You're like a magnet lately.
Sticking it to the refrigerator with a magnet, she headed for the barn.
He moved the magnet and plucked the picture from the door.
If, for example, a knitting needle is stroked with the south pole of a magnet, the strokes being directed from the middle of the needle towards the two extremities alternately, the needle will acquire a north pole at each end and a south pole in the middle.
A sheet of cardboard is placed above the magnet, and some iron filings are sifted thinly and evenly over the surface: if the cardboard is gently tapped, the filings will arrange themselves in a series of curves, as shown in fig.
Such a combination constitutes an electromagnet, a valuable device by means of which a magnet can be instantly made and unmade at will.
It is also possible that a magnet may have no poles at all.
A much better form of electromagnetic ammeter can be constructed on a principle now extensively employed, which consists in pivoting in the strong field of a permanent magnet a small coil through which a part of the current to be measured is sent.
Outside the magnet the direction of the magnetic induction is generally the same as that of the magnetic force.
It is to the non-uniformity of the field surrounding a magnet that the apparent attraction between a magnet and a magnetizable body such as iron is ultimately due.
The other phenomenon is mentioned by Greek and Roman writers of the 1st century: a piece of iron, when brought into contact with a magnet, or even held near one, itself becomes " inductively " magnetized, and acquires the power of lifting iron.
If a wire of soft iron is substituted for the suspended magnetic needle, either pole of the bar-magnet will attract either end of the wire indifferently.
Gilbert in 1600, that the earth itself is a great magnet, having its poles at the two places where the dipping needle is vertical.
These tongues are magnetized by the inducing action of a strong horse-shoe permanent magnet, S N, which is made in a curved shape for the sake of compactness.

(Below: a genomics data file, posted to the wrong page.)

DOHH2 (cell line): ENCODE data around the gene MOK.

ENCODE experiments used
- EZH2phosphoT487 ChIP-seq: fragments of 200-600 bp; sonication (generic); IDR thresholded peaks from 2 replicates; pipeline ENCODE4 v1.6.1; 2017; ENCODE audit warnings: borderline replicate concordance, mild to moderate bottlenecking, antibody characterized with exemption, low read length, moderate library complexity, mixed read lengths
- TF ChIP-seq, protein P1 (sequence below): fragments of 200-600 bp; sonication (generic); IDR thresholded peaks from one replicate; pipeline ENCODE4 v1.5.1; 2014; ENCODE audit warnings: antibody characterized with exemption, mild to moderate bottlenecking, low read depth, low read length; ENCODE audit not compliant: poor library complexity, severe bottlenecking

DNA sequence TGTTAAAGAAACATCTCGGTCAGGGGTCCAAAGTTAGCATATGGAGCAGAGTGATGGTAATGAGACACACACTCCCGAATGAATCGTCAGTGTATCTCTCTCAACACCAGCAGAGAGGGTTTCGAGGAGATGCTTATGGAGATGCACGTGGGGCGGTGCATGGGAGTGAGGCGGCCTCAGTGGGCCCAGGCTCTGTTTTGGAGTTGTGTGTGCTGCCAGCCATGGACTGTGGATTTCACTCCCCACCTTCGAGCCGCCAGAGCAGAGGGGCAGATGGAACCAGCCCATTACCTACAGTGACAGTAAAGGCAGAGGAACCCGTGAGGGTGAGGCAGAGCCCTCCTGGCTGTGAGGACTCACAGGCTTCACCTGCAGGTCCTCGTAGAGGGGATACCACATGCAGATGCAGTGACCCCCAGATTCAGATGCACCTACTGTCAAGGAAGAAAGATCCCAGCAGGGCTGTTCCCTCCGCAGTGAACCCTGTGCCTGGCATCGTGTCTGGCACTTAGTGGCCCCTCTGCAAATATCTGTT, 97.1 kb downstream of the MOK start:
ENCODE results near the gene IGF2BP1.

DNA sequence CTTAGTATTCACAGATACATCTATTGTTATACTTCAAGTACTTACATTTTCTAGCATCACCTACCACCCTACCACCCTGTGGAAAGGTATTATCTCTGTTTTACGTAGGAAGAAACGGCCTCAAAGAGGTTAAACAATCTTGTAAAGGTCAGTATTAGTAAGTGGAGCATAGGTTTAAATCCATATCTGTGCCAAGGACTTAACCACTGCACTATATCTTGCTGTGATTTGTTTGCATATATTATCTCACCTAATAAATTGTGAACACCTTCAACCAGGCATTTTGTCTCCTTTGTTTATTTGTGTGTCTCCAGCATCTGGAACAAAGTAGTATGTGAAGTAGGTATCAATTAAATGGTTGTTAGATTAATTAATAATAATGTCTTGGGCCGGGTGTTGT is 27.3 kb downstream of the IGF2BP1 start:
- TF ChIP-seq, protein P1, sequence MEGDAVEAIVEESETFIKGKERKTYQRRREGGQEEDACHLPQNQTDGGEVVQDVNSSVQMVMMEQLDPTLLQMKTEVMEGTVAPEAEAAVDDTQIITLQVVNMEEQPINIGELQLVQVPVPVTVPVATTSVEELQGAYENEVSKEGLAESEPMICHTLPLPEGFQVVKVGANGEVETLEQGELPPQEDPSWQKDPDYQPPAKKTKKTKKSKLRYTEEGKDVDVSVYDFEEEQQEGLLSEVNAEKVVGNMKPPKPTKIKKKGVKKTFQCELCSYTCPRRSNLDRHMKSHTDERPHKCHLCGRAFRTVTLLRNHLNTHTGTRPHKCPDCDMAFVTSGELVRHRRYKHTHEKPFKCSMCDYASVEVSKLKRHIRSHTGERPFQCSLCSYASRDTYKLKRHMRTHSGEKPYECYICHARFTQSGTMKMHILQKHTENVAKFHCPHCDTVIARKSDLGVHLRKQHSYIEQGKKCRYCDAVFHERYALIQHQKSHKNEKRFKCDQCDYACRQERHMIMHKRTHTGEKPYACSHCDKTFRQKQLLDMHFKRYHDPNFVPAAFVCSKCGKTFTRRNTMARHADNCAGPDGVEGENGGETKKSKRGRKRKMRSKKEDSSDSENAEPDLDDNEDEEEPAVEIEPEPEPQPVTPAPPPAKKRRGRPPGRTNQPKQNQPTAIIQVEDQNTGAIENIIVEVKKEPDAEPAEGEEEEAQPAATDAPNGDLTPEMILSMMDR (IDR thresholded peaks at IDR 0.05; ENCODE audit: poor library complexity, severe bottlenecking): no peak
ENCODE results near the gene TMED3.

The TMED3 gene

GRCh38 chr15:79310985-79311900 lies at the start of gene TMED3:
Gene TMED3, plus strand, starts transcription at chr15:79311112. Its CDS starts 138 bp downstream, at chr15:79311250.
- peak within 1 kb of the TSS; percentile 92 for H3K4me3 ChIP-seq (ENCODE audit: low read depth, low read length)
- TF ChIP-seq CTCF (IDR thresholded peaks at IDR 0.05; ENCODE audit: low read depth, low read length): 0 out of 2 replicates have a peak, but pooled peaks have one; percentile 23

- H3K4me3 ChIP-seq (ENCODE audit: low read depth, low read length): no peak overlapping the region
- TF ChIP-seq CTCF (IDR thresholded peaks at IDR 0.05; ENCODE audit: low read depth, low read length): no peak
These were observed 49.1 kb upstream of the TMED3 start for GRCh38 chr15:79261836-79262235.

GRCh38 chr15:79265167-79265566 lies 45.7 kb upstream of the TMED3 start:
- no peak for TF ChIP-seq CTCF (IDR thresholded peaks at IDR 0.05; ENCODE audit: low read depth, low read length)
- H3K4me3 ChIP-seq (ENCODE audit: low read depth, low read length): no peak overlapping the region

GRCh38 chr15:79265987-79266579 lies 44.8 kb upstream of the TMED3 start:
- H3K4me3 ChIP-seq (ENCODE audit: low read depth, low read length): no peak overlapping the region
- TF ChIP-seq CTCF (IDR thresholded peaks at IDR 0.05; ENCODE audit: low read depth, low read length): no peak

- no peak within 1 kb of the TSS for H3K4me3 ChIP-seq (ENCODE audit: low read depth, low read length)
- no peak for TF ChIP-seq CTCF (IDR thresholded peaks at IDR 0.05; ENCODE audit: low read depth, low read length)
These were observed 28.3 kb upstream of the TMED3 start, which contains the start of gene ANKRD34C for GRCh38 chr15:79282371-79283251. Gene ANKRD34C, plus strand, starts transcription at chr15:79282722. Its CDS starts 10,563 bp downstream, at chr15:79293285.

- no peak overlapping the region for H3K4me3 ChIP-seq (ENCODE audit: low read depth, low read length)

The armature of the electromagnet is normally attracted by the effect of the permanent magnet, but it is furnished with two antagonistic springs tending to throw it upwards.
This magnet is excited by an alternating current, and the current induced in the second coil is after rectification sent through an ordinary siphon recorder.
The capillary tube can be raised or lowered at will by running a magnet outside the tube, and the heights of the columns are measured by a cathetometer or micrometer microscope.
If the iron is soft and fairly pure, it loses its attractive property when removed from the neighbourhood of the magnet; if it is hard, some of the induced magnetism is permanently retained, and the piece becomes an artificial magnet.
Steel articles, such as knitting or sewing needles and pieces of flat spring, may be readily magnetized by stroking them with the bar-magnet; after having produced magnetism in any number of other bodies, the magnet will have lost nothing of its own virtue.
The bar-magnet, if suspended horizontally in a paper stirrup by a thread of unspun silk, will also come to rest in the magnetic meridian with its marked end pointing northwards.
The north pole of the bar-magnet will repel the north pole of the suspended needle, and there will likewise be repulsion between the two south poles.
When the magnetic induction flows through a piece of iron or other magnetizable substance placed near the magnet, a south pole is developed where the flux enters and a north pole where it leaves the substance.
When the compass is far from the magnet, the vibrations will be comparatively slow; when it is near a pole, they will be exceedingly rapid, the frequency of the vibrations varying as the square root of the magnetic force at the spot.
This experiment proves that the condition of magnetization is not confined to those parts where polar phenomena are exhibited, but exists throughout the whole body of the magnet; it also suggests the idea of molecular magnetism, upon which the accepted theory of magnetization is based.
Circuit-closing apparatus called a relay, which is practi cally an electromagnetic key which has its lever attached to the armature of the magnet and which can be worked by a very weak current.
The magnet between the poles of which the rectangular signal coil moves is built up of a number of thin flat horseshoe-shaped permanent magnets of a special quality of steel, and is provided with adjustable pole pieces.
The magnet was mounted with its end carrying the coil opposite, and very close to, the centre of the piece of clock spring.
Construction of this instrument is as follows: - Within the instrument is a horseshoe magnet having soft-iron pole pieces so arranged as to produce a uniform magnetic field.
It is essential that the permanent magnet should be subjected to a process of ageing so that its field may not be liable to change subsequently with time.